CISM and CISSP are two of the most highly acknowledged certifications for cybersecurity practitioners and leaders, but their demand isn’t trivial. Both require a considerable investment of time and money — so It’s important to decide which certification is right for you. In this article, we have tried to make you decide which certification is proper for you.
CISM (Certified Information Security Manager)
CISM is a certification awarded by ISACA that confirms your skills and expertise in controlling enterprise information security teams. Becoming CISM certified places you in high demand with employers around the world that acknowledge the achievement and skill CISM certification presents. CISM confirms that you have complete knowledge of technical expertise and knowledge of business objectives around data security.
Becoming CISM certified is a multi-step method. You need a passing score on the CISM exam, which is a 200-question multiple-choice test that includes these topics:
1. Information risk management and compliance
2. Information security management
3. Information security program development and management
4. Information security incident management
You also require a minimum of 5 years of information security work within the ten years before you sit for your CISM exam, and 3 of those five years must be in management. There are some acceptable changes — a CISSP certification, for example, can work as two years of experience.
And finally, there is a continuing education policy. To maintain your certification, you require 20 CPE credits per year, 120 CPEs over three years, and a dedication to adhering to a Code of Professional Ethics.
CISSP (Certified Information Systems Security Professional)
CISSP is another highly coveted information security certification, presented by (ISC)2. CISSP certification confirms you have the skills to design, implement, and administer a cybersecurity program.
Similar to CISM, CISSP is a certification ordinarily designed to experienced security practitioners in executive or management positions, but also achieved by experienced security analysts and engineers. CISSP certified experts are in high demand and highly paid as compared to other IT certifications.
The CISSP certification process demands that you satisfy several criteria: first, you need to pass an applicant background check. You should also have five years of experience as a security professional in 2 of the eight domains in the (ISC)2 Critical Body of Knowledge (CBK). Those areas are:
1. Security and risk management
2. Security engineering
3. Asset security
4. Communication and network security
5. Identity and access management
6. Security assessment and testing
7. Security operations
8. Software development security
If you do not meet the work experience prerequisite, you can join as an Associate of (ISC)2, which demands a shorter test and qualifies you for ongoing training as a member of (ISC)2. This program is an excellent intermediate step towards a full CISSP.
Supposing you have the relevant work experience, you then require to pass a 250-question test within a 6-hour time limit. (ISC)Two updated the exam in April of 2018, but not so much that the older preparation materials are outdated. The test includes questions from all eight domains of the CBK.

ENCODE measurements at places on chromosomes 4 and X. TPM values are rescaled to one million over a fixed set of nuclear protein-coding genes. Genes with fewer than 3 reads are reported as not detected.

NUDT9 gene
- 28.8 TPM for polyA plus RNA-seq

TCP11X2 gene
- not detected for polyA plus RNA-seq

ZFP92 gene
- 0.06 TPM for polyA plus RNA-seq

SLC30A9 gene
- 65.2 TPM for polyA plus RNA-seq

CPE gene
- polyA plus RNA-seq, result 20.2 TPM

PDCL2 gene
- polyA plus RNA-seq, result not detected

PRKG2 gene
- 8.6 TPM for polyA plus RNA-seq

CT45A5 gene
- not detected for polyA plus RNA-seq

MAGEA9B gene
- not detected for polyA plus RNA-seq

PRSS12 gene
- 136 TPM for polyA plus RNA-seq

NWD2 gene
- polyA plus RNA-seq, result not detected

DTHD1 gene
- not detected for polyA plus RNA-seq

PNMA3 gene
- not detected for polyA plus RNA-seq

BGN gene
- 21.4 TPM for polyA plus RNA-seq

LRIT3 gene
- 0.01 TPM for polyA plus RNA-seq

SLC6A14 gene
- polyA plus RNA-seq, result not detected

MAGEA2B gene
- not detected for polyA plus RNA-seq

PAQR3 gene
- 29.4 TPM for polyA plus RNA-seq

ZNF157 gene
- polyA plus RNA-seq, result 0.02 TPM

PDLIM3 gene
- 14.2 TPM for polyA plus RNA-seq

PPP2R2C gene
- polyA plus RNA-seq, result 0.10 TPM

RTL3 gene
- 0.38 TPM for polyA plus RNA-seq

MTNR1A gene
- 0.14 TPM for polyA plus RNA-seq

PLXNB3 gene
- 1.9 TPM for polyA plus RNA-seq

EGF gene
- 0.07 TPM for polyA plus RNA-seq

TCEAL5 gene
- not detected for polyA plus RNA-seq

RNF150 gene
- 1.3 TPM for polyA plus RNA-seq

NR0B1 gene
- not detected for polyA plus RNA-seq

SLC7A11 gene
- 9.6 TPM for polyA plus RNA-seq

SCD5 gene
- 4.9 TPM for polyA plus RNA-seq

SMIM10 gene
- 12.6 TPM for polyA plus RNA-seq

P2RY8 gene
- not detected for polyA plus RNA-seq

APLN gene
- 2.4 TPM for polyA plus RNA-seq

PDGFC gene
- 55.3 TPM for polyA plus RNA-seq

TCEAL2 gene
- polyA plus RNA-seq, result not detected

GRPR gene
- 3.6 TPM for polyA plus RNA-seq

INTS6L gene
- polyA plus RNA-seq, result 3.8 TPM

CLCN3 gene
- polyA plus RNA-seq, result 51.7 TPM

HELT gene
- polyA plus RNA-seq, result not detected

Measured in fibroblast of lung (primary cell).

Once you pass the examination, you need an endorsement from a current (ISC)2 member in good standing. Hopefully, you know a current CISSP.
To maintain your certification, you need to maintain your membership status with (ISC)2. Members need to pay their annual membership fees and obtain 120 CPEs per 3 years.
CISM vs. CISSP: What’s the True Value?
If you are in the information security field or looking to get into information security, it’s a nice idea to achieve some certification. Which one you get first is determined by several factors. Some people get both. Most people achieve CISSP first and then earn their CISM afterward, but it doesn’t make a difference in what order you get them. Here are a few other features that might help you determine which certification you should achieve:
Salaries are equivalent between the two certifications
- There are 8,906 CISM jobs listed on LinkedIn
- There are 21,714 CISSP jobs listed on LinkedIn
CISM and CISSP both need a certain number of CPE credits to keep your certification. There are many ways you can earn CPE credits — you can participate in webinars on cybersecurity topics, attend conferences, or attend regional CISSP or CISM meetings. You can also earn credits by joining for some cybersecurity events and mentoring other members. CISM and CISSP have their guidance, and you should become familiar with them and get ready for the dedication to keep your certification as part of the decision on which path to follow.
Regardless of which certification you wish to obtain, you are doing both yourself and your infosec career a great favor. Both options open the door to a higher salary, new jobs, and new professional issues. Whether you start with CISM or CISSP, you can be confident you’re making an intelligent career decision.